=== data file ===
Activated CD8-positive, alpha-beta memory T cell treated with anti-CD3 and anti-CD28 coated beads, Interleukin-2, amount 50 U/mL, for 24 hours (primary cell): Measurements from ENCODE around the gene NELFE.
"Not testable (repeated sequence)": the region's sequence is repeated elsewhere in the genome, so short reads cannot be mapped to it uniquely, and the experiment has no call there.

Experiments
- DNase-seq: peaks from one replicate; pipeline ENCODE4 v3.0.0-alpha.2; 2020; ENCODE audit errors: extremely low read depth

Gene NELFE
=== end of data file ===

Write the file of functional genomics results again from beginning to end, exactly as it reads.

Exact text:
Activated CD8-positive, alpha-beta memory T cell treated with anti-CD3 and anti-CD28 coated beads, Interleukin-2, amount 50 U/mL, for 24 hours (primary cell): Measurements from ENCODE around the gene NELFE.
"Not testable (repeated sequence)": the region's sequence is repeated elsewhere in the genome, so short reads cannot be mapped to it uniquely, and the experiment has no call there.

Experiments
- DNase-seq: peaks from one replicate; pipeline ENCODE4 v3.0.0-alpha.2; 2020; ENCODE audit errors: extremely low read depth

Gene NELFE